What I found there was Tri-It, which is being done by a home teacher, Try. Although it is a video lesson, it is very easy to understand even though it is free, and it is divided into about 15 minutes, so it is ideal for studying with a smartphone while traveling or taking a break. It's a service for students, but I think it's also very suitable for reviewing working people.

For reference, here is a link to a video about the introductory part of differentiation. Please note that it is limited to private viewing.

-Video lesson Try IT> Mathematics II Limits and differential functions -Video lesson Try IT> Mathematics II differential method

A description of backpropagation of add and multiply nodes. Since differentiation is simple for both addition and multiplication, backpropagation calculations are easy.

This is the implementation of the addition layer and multiplication layer in the previous section. Since the differentiation is simple, it is easy to implement.

An implementation of the activation function layer.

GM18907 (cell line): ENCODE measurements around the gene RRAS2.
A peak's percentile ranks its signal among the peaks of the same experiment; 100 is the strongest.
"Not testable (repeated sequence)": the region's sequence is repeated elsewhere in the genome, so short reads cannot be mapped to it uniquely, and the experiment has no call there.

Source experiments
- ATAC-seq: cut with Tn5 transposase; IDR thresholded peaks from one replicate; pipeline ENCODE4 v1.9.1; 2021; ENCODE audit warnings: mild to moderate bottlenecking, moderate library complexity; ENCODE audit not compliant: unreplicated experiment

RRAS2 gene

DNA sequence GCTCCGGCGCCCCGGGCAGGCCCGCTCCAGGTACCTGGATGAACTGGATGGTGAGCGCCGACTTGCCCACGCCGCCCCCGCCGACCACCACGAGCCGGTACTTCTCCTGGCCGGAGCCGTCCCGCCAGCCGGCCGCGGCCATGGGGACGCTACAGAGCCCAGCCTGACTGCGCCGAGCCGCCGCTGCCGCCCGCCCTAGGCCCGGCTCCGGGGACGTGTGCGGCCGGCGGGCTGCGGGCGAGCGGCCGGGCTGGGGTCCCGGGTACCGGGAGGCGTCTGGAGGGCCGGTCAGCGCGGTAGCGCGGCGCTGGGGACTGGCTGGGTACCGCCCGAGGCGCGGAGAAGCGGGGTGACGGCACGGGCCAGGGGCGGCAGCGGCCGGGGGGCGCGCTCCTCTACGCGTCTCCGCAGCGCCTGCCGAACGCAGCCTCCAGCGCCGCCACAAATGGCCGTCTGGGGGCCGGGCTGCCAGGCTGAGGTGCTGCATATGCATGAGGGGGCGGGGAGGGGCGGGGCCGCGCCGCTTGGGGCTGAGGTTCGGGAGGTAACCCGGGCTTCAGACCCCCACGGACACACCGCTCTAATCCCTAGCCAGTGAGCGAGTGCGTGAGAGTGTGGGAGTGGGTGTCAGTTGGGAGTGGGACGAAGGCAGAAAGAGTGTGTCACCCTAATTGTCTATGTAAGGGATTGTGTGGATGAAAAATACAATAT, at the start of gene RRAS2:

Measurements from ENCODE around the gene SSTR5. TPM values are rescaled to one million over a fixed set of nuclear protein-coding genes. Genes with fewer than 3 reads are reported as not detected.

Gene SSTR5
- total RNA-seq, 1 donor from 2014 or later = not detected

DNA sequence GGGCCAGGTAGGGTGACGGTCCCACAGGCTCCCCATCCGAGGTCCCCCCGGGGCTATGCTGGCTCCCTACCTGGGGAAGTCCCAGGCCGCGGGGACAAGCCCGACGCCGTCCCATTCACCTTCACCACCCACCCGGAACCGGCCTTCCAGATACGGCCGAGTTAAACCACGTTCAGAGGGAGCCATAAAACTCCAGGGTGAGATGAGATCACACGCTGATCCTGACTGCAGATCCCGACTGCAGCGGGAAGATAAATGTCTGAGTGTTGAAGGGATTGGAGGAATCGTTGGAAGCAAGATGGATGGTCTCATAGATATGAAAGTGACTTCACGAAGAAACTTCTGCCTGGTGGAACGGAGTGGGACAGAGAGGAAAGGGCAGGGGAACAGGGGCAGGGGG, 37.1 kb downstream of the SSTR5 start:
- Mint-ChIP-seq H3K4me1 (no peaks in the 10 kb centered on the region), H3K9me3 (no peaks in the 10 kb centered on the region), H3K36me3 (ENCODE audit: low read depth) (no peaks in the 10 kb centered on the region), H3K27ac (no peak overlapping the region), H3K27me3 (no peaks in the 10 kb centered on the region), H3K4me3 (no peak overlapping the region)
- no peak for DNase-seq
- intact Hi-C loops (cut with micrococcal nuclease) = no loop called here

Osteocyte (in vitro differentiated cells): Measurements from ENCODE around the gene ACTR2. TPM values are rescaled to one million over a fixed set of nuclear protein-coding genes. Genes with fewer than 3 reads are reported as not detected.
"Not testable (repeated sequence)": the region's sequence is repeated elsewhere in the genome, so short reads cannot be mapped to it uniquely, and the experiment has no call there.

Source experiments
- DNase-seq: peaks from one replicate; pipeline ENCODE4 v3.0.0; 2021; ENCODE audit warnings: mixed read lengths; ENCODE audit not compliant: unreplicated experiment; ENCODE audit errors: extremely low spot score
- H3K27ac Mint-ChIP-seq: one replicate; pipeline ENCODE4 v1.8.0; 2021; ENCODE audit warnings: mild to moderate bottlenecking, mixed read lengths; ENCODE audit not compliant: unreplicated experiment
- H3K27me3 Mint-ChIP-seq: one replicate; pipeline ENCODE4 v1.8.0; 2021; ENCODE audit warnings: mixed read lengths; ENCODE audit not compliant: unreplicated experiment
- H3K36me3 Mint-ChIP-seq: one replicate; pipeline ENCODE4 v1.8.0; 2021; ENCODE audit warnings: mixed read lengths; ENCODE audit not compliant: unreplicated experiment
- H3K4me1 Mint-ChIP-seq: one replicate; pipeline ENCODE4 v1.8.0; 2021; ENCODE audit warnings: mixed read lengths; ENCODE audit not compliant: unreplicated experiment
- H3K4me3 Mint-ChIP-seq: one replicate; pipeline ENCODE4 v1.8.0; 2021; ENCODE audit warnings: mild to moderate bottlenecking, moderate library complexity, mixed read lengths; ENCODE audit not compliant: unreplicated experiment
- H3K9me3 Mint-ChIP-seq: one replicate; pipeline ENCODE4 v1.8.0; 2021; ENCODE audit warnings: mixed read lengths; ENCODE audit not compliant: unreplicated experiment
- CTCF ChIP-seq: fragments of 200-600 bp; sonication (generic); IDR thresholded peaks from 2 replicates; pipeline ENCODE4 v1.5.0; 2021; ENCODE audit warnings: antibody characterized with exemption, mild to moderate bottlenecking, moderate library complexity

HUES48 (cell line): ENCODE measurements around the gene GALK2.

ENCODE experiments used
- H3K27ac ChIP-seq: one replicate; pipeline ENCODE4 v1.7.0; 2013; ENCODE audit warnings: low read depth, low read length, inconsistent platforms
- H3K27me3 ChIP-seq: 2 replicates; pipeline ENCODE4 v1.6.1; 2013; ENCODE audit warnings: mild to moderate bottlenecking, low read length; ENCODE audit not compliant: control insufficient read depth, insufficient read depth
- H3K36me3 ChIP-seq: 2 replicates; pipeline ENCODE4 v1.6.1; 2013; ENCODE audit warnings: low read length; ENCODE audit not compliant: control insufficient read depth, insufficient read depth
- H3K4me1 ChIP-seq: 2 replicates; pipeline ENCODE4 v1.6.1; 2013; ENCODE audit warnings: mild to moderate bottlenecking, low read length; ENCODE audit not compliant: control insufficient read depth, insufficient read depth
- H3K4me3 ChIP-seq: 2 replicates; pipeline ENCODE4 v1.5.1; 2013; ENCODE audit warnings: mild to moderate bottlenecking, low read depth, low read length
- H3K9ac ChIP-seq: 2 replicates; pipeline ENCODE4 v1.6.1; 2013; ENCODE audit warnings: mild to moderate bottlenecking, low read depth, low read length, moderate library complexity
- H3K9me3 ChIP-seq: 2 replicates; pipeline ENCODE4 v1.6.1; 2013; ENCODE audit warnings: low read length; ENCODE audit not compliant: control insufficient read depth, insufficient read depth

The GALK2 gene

Since ReLU has a simple derivative calculation, it is easy to implement and is likely to lead to faster learning. Below is the implemented code.

`relu.py`

```
# coding: utf-8
class ReLU:
def __init__(self):
"""ReLU layer
"""
self.mask = None
def forward(self, x):
"""Forward propagation
Args:
x (numpy.ndarray):input
Returns:
numpy.ndarray:output
"""
self.mask = (x <= 0)
out = x.copy()
out[self.mask] = 0
return out
def backward(self, dout):
"""Backpropagation
Args:
dout (numpy.ndarray):Derivative value transmitted from the right layer
Returns:
numpy.ndarray:Derivative value
"""
dout[self.mask] = 0
dx = dout
return dx
```

The derivative of the sigmoid function is a little complicated, but it can be calculated little by little using a calculation graph. However, the derivative of $ y = \ frac {1} {x} $ required for the first "/" node and the derivative of $ y = exp (x) $ of the "$ exp $" node do not review the formula. It's spicy. As for the formulas in this area, Mathematics learned from concrete examples> Calculus> Organize all 59 differential formulas with importance is recommended because it is simply organized.